Good News about Covid-19

Good News about Covid-19 February 22, 2021

The number of COVID-19 infections has been dropping rapidly, and the vaccines are working far better than anyone expected.

Though some observers are predicting another surge, due to the new variants, another expert says that the disease might be defeated by April.  So in a few weeks, we should be able to see who is right.

But here are some reasons to think that we are seeing the light at the end of the tunnel:

Dropping Infections

Marty Makary, a med school professor at Johns Hopkins, notes that the number of COVID-19 cases has dropped by 77% over the last six weeks.  “If a medication slashed cases by 77%,” he says, “we’d call it a miracle pill.”

He believes that since the virus can spread without creating symptoms, far more Americans have been infected than the statistics on confirmed cases show.  He calculates that about 55% of Americans have already been infected and have acquired natural immunity.  Add in the 15% of the population that have been vaccinated so far, and that gets us to the threshold for herd immunity.

“At the current trajectory,” he writes, “I expect Covid will be mostly gone by April, allowing Americans to resume normal life.”

(His Wall Street Journal Op-Ed is behind a paywall, but you can read about his findings here.)

Again, that’s a prediction that is easily confirmed or falsified, so we’ll know in about six weeks when April gets here.

Success of the Vaccines

The Moderna and Pfizer vaccines, which target the little crown-like spikes on the virus, were found to have a 94% and 95% success rate, respectively, in preventing infection.  But, we are told, 5% of those who get vaccinated can still get the disease.  That’s one in twenty.  Even the vaccinated, therefore, must keep wearing masks, be socially distanced, etc., etc.

But the controlled trials showed something else that is not being conveyed.  Among the 5% who were vaccinated and who still caught COVID-19, none of them became so sick that they needed to be hospitalized, and none of them died!

Derek Thompson, writing in The Atlantic, says that the vaccinations are being undersold:

The media and the government should change the way they talk about the vaccines. Most headlines refer to their ability to prevent infection; for example, the Moderna vaccine is 94 percent effective at preventing COVID-19 illness. But what many people might not realize is that the Moderna and Pfizer vaccines are reportedly 100 percent effective at preventing serious illness and death. As The New York Times’ David Leonhardt noted, out of about 75,000 people who received one of the major vaccines in a research trialzero died of COVID-19 and zero were hospitalized a month after getting a shot. By comparison, in a typical flu season about 100 out of 75,000 people will go to the hospital. The vaccine cheerleaders should be louder and more absolute: These drugs are sensationally effective, and severe medium-term side effects seem close to nonexistent.

Even One Shot Is Effective

Now that scientists are getting real-world data about the vaccines, as opposed to the trials, they are finding other good news.

All but the forthcoming Johnson & Johnson vaccine require two shots for full protection spaced three to four weeks apart, adding to the logistical difficulties of getting the public vaccinated.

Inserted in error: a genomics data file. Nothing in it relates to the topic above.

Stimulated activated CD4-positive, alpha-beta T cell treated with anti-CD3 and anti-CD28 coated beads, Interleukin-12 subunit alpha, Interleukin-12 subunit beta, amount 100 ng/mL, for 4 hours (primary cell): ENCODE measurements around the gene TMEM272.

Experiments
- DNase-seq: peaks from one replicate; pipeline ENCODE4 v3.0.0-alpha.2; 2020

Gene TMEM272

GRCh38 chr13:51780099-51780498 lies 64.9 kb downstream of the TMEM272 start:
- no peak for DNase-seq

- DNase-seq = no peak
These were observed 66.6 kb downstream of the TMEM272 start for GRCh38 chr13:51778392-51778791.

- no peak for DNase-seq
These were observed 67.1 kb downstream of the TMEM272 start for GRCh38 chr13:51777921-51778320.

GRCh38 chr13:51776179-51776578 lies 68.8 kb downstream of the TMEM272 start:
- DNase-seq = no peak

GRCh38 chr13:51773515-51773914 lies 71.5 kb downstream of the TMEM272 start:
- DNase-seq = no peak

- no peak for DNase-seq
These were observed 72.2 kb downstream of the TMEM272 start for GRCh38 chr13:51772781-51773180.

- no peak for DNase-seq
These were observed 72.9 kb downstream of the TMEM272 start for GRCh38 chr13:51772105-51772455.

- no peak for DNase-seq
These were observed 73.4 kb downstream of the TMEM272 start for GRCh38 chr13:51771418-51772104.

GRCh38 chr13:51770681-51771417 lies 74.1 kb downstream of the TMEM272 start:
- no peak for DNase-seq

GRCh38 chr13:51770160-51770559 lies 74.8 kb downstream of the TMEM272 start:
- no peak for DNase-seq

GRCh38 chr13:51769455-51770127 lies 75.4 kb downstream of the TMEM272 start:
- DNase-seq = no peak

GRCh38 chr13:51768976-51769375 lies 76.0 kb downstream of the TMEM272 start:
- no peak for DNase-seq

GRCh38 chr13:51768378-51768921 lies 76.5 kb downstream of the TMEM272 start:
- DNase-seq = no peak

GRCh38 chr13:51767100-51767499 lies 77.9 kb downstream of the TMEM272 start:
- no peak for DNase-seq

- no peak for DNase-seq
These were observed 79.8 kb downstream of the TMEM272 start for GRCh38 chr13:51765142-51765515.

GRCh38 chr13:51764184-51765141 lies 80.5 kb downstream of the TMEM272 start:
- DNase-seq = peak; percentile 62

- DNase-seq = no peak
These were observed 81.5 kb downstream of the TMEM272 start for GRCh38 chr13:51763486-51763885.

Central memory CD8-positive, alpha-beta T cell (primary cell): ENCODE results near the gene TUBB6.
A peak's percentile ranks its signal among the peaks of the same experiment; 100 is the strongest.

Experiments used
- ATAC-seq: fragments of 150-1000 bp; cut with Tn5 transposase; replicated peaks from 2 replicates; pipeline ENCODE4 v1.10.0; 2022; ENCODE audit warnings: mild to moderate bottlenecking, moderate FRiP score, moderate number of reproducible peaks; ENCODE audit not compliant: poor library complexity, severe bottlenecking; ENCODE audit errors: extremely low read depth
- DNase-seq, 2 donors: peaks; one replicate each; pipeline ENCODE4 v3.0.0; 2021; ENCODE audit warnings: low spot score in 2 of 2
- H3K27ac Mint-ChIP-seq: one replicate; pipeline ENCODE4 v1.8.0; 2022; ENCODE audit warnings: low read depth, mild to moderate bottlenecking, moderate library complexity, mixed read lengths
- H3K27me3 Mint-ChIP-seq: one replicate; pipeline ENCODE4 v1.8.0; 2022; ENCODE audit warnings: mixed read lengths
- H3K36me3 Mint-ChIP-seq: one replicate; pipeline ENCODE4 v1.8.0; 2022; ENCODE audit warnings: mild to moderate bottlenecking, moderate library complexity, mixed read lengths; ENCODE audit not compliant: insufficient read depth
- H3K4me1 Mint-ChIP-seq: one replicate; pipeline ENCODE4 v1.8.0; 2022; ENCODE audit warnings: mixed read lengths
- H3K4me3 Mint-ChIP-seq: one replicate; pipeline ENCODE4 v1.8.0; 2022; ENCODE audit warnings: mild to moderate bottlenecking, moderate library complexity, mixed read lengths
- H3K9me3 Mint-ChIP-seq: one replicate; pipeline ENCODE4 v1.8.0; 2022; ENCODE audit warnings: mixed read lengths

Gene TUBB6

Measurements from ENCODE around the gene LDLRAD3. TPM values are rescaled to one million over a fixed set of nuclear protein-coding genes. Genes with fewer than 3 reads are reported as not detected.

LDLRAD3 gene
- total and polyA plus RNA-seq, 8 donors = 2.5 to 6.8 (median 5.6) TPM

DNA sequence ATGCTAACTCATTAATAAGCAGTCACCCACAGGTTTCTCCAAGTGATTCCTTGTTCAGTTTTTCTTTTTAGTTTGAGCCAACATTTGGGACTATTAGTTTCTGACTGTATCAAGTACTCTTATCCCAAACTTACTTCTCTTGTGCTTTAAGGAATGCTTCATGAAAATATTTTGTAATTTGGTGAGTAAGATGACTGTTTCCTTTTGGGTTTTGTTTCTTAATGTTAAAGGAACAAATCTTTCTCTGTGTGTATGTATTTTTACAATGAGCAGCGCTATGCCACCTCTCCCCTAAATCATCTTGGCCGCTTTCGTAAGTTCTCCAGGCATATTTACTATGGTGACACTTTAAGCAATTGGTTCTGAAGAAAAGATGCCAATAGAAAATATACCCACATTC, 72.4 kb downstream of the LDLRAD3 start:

But new data has found that just the first dose of the Moderna and Pfizer vaccines is 92% effective!  The booster shot boosts that to 94% and 95%, but that is only a small increase.

That would mean that the priority should be getting more people their first shot instead of saving back half the supply for shot #2.

Pfizer Doesn’t Have to Be Refrigerated So Much

 

One of the limiting factors in getting the Pfizer vaccine out to the masses is that it required storage in ultra-cold freezers, which few hospitals, pharmacies, and small-town or third-world medical facilities have access to.  But now researchers have found that the vaccine can, in fact, be stored in regular pharmaceutical freezers after all!

Though changing the protocol requires FDA approval, this could make much more vaccine available in more places.

Not That There Aren’t Problems

To be sure, problems remain.  The top-down approach, in which Washington controls and doles out the doses to the states, which have set up Byzantine rules and procedures for vaccinating people, according to which “phase” they are in, is frustrating and slow.  (What if the vaccine were just made available on the free market?  Don’t you think it would be much more widely and more quickly available?  Health insurance or the federal government could still foot the bill, and vulnerable populations could still be targeted.  But if the vaccine were in the regular medical supply channels, you could just go to your doctor’s office or pharmacy and get one, as opposed to going online hoping to luck onto a clinic with an opening.)

And if  no one has died from COVID-19 after getting the vaccines, some people have died after getting vaccinated.  Whether that is because of side effects, allergic reactions, or unrelated causes, is contested.

And, yes, more people will catch the disease and die from it before it goes away, so, yes, we still need to be careful.  But still, we should be encouraged with these positive developments.

(By the way, the Moderna and Pfizer vaccines did not use stem cells from abortions in the production of the vaccine, unlike AstraZeneca and Johnson & Johnson.  See this analysis and a chart showing how this applies to other vaccines being developed, some of which get a pro-life green light, and some of which don’t.  See also these guidelines from the Lutheran Church Missouri Synod.)

 

Image by Gerd Altmann from Pixabay


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